Microsoft's right to independent Java unclear
Judge's written ruling suggests selling incompatible Java could violate license.
by James Niccolai
(IDG) -- A federal judge says he needs more facts to determine whether Microsoft can distribute independently developed Java products that don't use any technology from Java inventor Sun Microsystems.
It's possible Microsoft can sell independently developed Java products that Sun deems nonstandard because they are not compliant with its Java compatibility tests. But Microsoft might be violating its Java license from Sun by doing so.
The ruling was released Friday by the U.S. District Court in San Jose, California. Microsoft had asked the court to clarify a preliminary injunction issued November 17, which forces Microsoft to change key programs to make them compatible with Sun's Java technology.
Initial reports said the Judge Ronald Whyte approved Microsoft distribution of independently developed Java products, based on comments from Microsoft's counsel. But the judge's written order, released late Friday, says this is a possibility, not a certainty.
Microsoft asked the court to clarify whether the company can distribute Java products that don't use any technology from Sun, under the injunction's terms. Microsoft apparently wants to reserve the right to do this as part of a business strategy not yet disclosed.
Whyte's order says the preliminary injunction is not intended to prevent Microsoft from shipping products that don't contain Sun's copyrighted program code. But Whyte's order does not address whether this would be a violation of Sun's Java use license.
"The court recognizes that this order leaves unresolved the parties' dispute as to what rights, if any, Microsoft has to distribute independently developed, non-compliant Java technology under the (Java licensing agreement)," Whyte said in the order.
When the November injunction was prepared, neither Sun nor Microsoft had asked whether Microsoft could distribute independently developed Java products. To determine whether Microsoft can distribute such products would require further fact finding, Whyte wrote.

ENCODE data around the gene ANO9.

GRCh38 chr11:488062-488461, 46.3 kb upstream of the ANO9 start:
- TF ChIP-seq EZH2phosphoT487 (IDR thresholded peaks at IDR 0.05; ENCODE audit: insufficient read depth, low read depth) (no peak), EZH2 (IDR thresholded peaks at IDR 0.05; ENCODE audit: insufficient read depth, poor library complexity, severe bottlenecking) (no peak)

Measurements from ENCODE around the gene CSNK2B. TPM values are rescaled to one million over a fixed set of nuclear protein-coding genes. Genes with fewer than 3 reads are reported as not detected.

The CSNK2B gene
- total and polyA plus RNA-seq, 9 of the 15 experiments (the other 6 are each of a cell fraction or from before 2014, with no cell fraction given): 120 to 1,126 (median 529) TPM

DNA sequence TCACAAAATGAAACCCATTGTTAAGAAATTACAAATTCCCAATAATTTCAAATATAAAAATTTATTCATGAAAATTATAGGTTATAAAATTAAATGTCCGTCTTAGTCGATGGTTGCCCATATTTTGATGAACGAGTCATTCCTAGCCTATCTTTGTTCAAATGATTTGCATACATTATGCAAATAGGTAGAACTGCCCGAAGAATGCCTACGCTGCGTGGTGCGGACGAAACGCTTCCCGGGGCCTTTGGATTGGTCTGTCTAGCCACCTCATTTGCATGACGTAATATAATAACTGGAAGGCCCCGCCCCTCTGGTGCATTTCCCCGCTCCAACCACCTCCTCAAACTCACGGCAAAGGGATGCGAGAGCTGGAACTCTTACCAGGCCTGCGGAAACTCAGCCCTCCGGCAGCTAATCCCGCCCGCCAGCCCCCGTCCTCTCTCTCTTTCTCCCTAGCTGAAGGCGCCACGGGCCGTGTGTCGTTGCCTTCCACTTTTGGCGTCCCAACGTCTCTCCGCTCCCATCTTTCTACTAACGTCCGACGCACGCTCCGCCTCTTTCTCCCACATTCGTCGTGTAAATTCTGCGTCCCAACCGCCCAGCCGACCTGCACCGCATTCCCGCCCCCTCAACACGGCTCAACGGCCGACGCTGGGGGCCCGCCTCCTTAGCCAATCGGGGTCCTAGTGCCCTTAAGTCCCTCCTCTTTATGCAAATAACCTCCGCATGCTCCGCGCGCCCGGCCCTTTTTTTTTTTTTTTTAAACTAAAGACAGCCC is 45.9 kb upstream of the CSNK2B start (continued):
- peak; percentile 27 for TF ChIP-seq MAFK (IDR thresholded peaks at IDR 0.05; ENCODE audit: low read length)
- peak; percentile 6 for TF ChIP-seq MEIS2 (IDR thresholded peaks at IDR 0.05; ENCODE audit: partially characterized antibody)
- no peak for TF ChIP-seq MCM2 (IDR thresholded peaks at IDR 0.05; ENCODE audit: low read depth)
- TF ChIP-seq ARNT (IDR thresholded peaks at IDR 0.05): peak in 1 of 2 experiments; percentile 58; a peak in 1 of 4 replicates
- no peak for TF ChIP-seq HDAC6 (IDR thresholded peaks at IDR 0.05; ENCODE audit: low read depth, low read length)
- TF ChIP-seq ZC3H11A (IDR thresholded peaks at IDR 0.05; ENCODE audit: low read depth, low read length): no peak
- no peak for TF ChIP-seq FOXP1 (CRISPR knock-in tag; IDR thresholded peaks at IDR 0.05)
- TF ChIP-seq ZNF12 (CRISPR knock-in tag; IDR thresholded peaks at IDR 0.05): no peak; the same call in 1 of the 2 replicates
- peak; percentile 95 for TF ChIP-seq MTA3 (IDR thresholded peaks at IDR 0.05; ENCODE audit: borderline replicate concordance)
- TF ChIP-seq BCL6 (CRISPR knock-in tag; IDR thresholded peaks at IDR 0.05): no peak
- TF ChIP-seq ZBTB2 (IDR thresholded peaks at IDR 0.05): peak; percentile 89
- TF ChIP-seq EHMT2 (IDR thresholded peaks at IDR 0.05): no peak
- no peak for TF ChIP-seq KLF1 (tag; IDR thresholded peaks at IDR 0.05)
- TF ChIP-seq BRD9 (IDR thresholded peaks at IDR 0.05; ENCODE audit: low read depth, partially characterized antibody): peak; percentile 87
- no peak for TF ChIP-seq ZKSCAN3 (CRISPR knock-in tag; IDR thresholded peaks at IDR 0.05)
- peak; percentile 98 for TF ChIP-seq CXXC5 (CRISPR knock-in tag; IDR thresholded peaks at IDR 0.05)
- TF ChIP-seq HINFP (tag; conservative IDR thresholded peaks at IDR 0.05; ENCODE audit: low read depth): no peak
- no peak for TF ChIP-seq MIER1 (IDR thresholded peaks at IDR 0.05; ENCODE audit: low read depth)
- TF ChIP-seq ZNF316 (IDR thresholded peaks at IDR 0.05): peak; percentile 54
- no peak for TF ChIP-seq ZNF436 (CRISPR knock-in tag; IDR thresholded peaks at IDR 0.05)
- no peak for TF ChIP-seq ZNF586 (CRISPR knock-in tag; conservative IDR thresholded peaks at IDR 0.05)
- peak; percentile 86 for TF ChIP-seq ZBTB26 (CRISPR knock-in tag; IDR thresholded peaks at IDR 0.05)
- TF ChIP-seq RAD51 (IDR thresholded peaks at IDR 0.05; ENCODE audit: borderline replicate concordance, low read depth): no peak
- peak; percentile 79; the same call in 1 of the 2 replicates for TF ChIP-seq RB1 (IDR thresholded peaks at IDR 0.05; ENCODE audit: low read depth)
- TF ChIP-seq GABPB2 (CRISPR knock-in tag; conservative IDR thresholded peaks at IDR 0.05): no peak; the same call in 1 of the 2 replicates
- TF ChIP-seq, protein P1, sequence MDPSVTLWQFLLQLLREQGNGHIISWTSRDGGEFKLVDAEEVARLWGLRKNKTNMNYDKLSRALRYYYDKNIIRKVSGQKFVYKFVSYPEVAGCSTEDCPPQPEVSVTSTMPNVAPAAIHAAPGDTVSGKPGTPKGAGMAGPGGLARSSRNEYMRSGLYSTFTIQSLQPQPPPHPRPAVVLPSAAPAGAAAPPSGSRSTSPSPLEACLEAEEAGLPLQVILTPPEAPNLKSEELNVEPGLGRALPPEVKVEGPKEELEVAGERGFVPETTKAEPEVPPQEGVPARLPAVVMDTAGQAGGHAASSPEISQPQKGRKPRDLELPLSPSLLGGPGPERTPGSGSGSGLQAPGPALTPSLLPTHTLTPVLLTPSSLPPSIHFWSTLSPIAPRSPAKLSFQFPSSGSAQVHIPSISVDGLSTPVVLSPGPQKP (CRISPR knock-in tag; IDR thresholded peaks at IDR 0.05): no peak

"Further, nothing in this order is intended to suggest whether any product Microsoft may develop and attempt to distribute will constitute an independently developed product," Whyte wrote.
A Microsoft brief submitted to the court last month states that Microsoft was far along in developing its own Java products in 1996, when it signed a technology licensing agreement with Sun.
In a statement issued Thursday, before Whyte's written order released, Microsoft said it was pleased with the ruling.
"We were seeking and received clarification that the preliminary injunction issued on November 17, 1998 does not prevent Microsoft from creating or distributing independently developed Java technology," Tom Burt, associate general counsel for Microsoft, said in the statement.
The company did not return a call seeking comment this afternoon.
Sun representatives, who did not comment until reading the written order, say they are pleased with the ruling.
"We're gratified that the Court has clarified that Microsoft is enjoined from infringing Sun's copyrights. This ruling is a good step forward for us," a Sun statement said.
The next hearing in the case is scheduled for March 12, when Whyte said he will address "additional relevant legal issues" and review motions for summary judgment filed by both sides, Sun said.
The ongoing dispute is over Sun's accusation that Microsoft violated its Java licensing agreement by marketing incompatible Java products. Sun claims Microsoft did so to "pollute" the Java platform, which Microsoft allegedly saw as a threat to Windows. Microsoft maintains that its license permits modifying Java to take advantage of Windows-specific features.
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